Zonya Foco, RD, CSP, has been talking about “The Power of One Good Habit,” for a couple of years now. In the coming months, you’ll be hearing how that topic has evolved and is being expanded in her new book, Water with Lemon: The Power of One Good Habit, a collaboration with Stephen Moss, America’s Health Novelist. A health novel, they’ve put together an intriguing, extremely digestable, if you’ll forgive the pun, story of personal transformation that chronicles the power of one good habit to change lives.

Meantime, this month, Elizabeth Somer, RD, released her newest book, 10 Habits That Mess Up a Woman’s Diet. She reveals the bad habits, many so subtle you don’t even know you’re doing them, that stand in the way of successful weight loss. And she offers everyday solutions that really work. Elizabeth says that at least half of people’s harmful habits occur not at the dinner table, but in their heads. Examples include eating without thinking, not being honest about how much one eats and drowning your sorrows in chocolate or chips.

Which habit is sinking your weight control ship? With examples and self-assessment tests, you can learn what you’re doing wrong. Elizabeth has spent more than twenty- five years on the front lines of nutrition research and counseling. She brings in solid medical research to de-bunk many of the most popular weight loss myths. Using her checklists, menu plans, snacking tips and other successful tricks, you can eat healthfully, lose weight and turn your life around, one habit at a time.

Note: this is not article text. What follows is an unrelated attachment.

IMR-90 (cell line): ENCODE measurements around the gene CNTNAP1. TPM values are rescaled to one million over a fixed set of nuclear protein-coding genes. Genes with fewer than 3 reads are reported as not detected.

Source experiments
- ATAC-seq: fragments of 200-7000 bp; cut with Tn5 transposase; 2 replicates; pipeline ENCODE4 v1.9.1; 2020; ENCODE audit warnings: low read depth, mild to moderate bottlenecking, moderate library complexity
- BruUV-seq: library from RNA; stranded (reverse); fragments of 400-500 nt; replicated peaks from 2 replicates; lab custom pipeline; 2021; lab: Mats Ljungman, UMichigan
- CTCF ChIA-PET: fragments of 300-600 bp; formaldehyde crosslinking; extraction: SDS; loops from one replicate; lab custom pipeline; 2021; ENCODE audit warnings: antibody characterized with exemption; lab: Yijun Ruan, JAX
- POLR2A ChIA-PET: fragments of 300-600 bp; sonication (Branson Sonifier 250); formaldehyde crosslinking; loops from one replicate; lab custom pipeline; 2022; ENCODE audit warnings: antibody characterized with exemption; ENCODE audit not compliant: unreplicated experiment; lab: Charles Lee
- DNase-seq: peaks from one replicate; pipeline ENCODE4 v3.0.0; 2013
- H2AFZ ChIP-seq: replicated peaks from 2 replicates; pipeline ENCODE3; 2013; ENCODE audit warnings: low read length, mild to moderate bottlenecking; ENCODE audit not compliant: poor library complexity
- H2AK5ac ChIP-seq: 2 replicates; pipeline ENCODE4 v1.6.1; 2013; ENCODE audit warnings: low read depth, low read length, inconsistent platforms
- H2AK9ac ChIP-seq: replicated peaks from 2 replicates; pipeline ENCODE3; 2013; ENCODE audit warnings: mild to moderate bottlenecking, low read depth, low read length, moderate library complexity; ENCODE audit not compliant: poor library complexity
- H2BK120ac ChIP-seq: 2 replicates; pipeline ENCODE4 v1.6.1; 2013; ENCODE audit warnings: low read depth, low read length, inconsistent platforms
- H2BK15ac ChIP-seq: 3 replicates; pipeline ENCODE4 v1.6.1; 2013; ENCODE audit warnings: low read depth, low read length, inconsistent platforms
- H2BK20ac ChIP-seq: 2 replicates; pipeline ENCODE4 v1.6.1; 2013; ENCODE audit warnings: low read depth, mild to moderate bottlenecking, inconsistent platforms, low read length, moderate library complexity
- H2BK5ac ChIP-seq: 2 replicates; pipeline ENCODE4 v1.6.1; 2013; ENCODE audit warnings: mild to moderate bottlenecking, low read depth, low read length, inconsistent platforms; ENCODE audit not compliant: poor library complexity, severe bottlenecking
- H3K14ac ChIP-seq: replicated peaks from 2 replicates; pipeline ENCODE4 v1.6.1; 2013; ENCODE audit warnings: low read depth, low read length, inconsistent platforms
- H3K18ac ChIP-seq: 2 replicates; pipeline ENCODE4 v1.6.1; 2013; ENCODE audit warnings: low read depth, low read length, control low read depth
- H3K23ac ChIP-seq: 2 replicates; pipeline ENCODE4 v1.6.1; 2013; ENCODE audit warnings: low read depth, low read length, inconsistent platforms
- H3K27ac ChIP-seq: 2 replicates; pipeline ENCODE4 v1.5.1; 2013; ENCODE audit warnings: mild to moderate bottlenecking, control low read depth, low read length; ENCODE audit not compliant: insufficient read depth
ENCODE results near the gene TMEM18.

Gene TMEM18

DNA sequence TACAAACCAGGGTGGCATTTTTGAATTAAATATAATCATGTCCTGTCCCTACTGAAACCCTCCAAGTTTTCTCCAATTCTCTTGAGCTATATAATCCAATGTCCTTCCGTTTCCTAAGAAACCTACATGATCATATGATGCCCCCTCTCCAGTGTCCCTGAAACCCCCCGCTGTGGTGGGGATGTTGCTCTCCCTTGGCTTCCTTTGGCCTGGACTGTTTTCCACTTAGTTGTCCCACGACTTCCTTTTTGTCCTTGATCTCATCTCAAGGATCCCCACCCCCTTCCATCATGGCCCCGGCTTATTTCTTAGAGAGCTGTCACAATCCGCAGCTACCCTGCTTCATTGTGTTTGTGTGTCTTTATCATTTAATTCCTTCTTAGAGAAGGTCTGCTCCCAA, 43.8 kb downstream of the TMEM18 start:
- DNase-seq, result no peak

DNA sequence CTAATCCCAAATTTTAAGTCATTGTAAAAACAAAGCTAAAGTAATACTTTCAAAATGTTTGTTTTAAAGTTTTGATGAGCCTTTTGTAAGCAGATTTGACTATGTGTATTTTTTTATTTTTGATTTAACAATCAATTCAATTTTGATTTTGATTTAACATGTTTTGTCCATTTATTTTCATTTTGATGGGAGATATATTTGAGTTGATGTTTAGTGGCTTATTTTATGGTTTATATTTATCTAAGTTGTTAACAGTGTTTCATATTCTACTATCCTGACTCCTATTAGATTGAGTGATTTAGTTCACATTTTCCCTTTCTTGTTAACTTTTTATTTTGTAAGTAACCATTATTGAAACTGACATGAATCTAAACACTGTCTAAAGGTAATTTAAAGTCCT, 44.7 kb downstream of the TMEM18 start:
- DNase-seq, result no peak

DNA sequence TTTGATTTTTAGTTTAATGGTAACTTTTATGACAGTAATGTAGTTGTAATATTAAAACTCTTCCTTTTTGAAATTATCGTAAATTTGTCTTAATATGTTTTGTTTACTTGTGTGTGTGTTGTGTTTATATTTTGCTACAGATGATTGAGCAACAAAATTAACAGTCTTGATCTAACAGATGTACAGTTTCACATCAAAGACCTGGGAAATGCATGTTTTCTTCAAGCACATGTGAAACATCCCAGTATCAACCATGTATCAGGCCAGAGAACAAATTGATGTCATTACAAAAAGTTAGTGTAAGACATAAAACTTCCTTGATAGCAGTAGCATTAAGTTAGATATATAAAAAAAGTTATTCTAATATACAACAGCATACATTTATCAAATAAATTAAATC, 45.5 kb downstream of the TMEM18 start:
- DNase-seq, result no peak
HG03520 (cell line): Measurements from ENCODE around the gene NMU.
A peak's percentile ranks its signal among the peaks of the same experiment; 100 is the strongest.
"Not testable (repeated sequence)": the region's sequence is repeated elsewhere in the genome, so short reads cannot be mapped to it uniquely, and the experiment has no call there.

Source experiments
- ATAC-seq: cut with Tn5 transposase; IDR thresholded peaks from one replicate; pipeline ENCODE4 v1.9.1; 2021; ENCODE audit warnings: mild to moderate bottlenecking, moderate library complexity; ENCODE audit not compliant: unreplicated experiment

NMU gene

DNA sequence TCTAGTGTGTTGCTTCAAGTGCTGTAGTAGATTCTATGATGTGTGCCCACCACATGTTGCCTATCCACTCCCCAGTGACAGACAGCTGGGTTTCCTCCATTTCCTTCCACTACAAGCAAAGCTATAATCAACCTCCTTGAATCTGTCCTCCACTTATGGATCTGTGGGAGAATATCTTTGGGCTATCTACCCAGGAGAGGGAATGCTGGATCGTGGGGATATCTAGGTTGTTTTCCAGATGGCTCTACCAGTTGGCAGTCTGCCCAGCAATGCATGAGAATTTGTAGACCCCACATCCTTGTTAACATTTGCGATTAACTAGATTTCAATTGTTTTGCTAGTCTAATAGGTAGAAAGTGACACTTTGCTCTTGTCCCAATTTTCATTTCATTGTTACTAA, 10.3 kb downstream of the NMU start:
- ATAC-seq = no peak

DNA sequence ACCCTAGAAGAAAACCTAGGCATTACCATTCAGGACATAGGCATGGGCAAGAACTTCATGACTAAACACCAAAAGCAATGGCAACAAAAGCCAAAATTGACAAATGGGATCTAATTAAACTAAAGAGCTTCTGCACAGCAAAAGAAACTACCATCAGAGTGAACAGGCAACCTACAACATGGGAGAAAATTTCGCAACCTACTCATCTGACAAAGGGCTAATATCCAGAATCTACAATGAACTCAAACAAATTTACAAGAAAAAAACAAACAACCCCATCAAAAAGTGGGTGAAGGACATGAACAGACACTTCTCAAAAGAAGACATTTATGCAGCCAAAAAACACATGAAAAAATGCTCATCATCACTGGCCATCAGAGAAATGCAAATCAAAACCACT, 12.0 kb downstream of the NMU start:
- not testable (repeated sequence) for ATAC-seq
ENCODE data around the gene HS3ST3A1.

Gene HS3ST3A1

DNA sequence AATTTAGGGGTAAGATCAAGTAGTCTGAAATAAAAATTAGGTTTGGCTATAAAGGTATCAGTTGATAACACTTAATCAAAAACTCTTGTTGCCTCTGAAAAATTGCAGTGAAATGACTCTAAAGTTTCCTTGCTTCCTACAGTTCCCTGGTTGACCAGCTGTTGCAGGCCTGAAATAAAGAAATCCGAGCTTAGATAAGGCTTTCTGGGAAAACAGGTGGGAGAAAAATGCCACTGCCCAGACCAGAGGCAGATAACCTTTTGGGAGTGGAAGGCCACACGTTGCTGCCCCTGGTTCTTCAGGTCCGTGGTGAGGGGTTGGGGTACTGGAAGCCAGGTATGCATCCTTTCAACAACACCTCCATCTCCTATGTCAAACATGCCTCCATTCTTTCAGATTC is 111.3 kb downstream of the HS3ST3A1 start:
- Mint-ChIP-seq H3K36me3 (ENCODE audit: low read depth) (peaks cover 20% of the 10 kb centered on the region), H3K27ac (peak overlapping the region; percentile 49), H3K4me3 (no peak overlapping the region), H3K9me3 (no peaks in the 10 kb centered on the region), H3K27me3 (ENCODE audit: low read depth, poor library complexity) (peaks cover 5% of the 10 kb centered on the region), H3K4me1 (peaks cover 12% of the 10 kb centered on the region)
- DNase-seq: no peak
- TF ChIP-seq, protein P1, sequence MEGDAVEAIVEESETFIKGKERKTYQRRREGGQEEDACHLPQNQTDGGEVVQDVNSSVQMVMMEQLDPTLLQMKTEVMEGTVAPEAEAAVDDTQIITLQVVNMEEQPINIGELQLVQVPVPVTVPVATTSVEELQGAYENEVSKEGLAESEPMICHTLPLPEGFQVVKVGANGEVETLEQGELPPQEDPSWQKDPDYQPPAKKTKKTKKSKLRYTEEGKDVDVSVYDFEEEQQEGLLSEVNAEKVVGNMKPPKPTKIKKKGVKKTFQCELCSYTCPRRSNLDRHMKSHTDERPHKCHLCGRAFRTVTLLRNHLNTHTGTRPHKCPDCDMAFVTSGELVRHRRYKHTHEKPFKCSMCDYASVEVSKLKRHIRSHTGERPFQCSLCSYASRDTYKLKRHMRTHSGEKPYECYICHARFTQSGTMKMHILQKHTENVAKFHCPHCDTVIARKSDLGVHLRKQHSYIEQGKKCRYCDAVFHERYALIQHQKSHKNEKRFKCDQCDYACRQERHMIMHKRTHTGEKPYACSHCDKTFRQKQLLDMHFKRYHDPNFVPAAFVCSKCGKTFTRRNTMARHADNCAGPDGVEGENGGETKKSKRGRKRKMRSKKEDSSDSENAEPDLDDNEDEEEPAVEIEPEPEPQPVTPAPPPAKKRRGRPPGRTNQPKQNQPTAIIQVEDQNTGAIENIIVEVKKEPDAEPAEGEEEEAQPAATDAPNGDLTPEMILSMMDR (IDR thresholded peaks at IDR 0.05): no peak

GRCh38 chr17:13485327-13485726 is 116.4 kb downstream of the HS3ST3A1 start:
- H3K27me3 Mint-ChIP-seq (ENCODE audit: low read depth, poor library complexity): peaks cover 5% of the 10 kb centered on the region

And, remember I shared with you in my last issue? Just yesterday, I clicked on their headline, “Making Breakfast Cool Again” and Elizabeth
Somer was being quoted about none other than good breakfast habits.

“When women diet they often make two big mistakes that can actually result in weight gain. They skip breakfast and ditch dairy,” she said. For the full story, go to:

To bring Elizabeth’s expertise to your women’s event, all or email me. And for more about creating GOOD habits this year, stay tuned to future issues of FOR YOUR WELL BEING.

Heart Healthy Update

Beginning with his Don’t Eat Your Heart Out cookbook, Joe Piscatella’s books and talks have made a difference for millions of people. Joe knows how to talk compellingly and directly to everyone who has heart disease or a cholesterol problem (and he’d rather help you learn how to prevent either of those problems). He knows what to say, what to do, and how to motivate.

He’s not a doctor. He’s a patient who took control of his health. At the age of 32, he went from the operating table after emergency bypass surgery to recovery, and
subsequently learned how to restore his full cardiac health through good diet and lifestyle habits (there’s the habit word again!).